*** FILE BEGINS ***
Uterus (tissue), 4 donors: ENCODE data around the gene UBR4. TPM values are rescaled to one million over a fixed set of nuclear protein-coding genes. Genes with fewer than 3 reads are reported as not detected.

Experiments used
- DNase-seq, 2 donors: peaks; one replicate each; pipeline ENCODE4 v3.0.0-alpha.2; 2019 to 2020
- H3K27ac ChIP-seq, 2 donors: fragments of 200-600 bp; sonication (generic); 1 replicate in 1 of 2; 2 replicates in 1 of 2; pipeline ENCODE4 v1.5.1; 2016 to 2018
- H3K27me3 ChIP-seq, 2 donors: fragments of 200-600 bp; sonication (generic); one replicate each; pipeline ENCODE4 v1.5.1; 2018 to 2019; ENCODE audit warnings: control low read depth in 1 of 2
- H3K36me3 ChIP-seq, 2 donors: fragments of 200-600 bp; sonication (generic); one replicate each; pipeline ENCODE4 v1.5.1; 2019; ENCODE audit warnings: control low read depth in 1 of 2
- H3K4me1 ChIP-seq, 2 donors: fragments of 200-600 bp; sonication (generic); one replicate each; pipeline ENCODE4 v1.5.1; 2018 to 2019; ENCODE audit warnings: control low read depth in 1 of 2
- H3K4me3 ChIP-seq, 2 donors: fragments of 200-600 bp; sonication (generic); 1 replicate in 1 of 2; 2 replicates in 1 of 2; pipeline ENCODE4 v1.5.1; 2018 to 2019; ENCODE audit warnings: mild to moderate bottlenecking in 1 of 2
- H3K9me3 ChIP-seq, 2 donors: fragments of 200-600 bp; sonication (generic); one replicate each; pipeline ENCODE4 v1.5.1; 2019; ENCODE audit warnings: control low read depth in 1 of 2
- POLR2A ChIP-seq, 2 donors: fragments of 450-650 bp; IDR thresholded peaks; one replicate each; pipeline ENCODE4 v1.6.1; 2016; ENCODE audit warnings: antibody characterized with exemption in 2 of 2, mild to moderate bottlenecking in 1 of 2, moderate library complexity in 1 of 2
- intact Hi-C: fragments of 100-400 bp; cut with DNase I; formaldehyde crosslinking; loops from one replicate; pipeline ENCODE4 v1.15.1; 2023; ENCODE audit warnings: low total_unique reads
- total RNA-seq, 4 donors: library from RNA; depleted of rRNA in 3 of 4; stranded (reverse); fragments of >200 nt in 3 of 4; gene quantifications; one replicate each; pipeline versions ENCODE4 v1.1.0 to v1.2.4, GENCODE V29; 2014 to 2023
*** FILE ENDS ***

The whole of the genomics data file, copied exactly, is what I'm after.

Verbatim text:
Uterus (tissue), 4 donors: ENCODE data around the gene UBR4. TPM values are rescaled to one million over a fixed set of nuclear protein-coding genes. Genes with fewer than 3 reads are reported as not detected.

Experiments used
- DNase-seq, 2 donors: peaks; one replicate each; pipeline ENCODE4 v3.0.0-alpha.2; 2019 to 2020
- H3K27ac ChIP-seq, 2 donors: fragments of 200-600 bp; sonication (generic); 1 replicate in 1 of 2; 2 replicates in 1 of 2; pipeline ENCODE4 v1.5.1; 2016 to 2018
- H3K27me3 ChIP-seq, 2 donors: fragments of 200-600 bp; sonication (generic); one replicate each; pipeline ENCODE4 v1.5.1; 2018 to 2019; ENCODE audit warnings: control low read depth in 1 of 2
- H3K36me3 ChIP-seq, 2 donors: fragments of 200-600 bp; sonication (generic); one replicate each; pipeline ENCODE4 v1.5.1; 2019; ENCODE audit warnings: control low read depth in 1 of 2
- H3K4me1 ChIP-seq, 2 donors: fragments of 200-600 bp; sonication (generic); one replicate each; pipeline ENCODE4 v1.5.1; 2018 to 2019; ENCODE audit warnings: control low read depth in 1 of 2
- H3K4me3 ChIP-seq, 2 donors: fragments of 200-600 bp; sonication (generic); 1 replicate in 1 of 2; 2 replicates in 1 of 2; pipeline ENCODE4 v1.5.1; 2018 to 2019; ENCODE audit warnings: mild to moderate bottlenecking in 1 of 2
- H3K9me3 ChIP-seq, 2 donors: fragments of 200-600 bp; sonication (generic); one replicate each; pipeline ENCODE4 v1.5.1; 2019; ENCODE audit warnings: control low read depth in 1 of 2
- POLR2A ChIP-seq, 2 donors: fragments of 450-650 bp; IDR thresholded peaks; one replicate each; pipeline ENCODE4 v1.6.1; 2016; ENCODE audit warnings: antibody characterized with exemption in 2 of 2, mild to moderate bottlenecking in 1 of 2, moderate library complexity in 1 of 2
- intact Hi-C: fragments of 100-400 bp; cut with DNase I; formaldehyde crosslinking; loops from one replicate; pipeline ENCODE4 v1.15.1; 2023; ENCODE audit warnings: low total_unique reads
- total RNA-seq, 4 donors: library from RNA; depleted of rRNA in 3 of 4; stranded (reverse); fragments of >200 nt in 3 of 4; gene quantifications; one replicate each; pipeline versions ENCODE4 v1.1.0 to v1.2.4, GENCODE V29; 2014 to 2023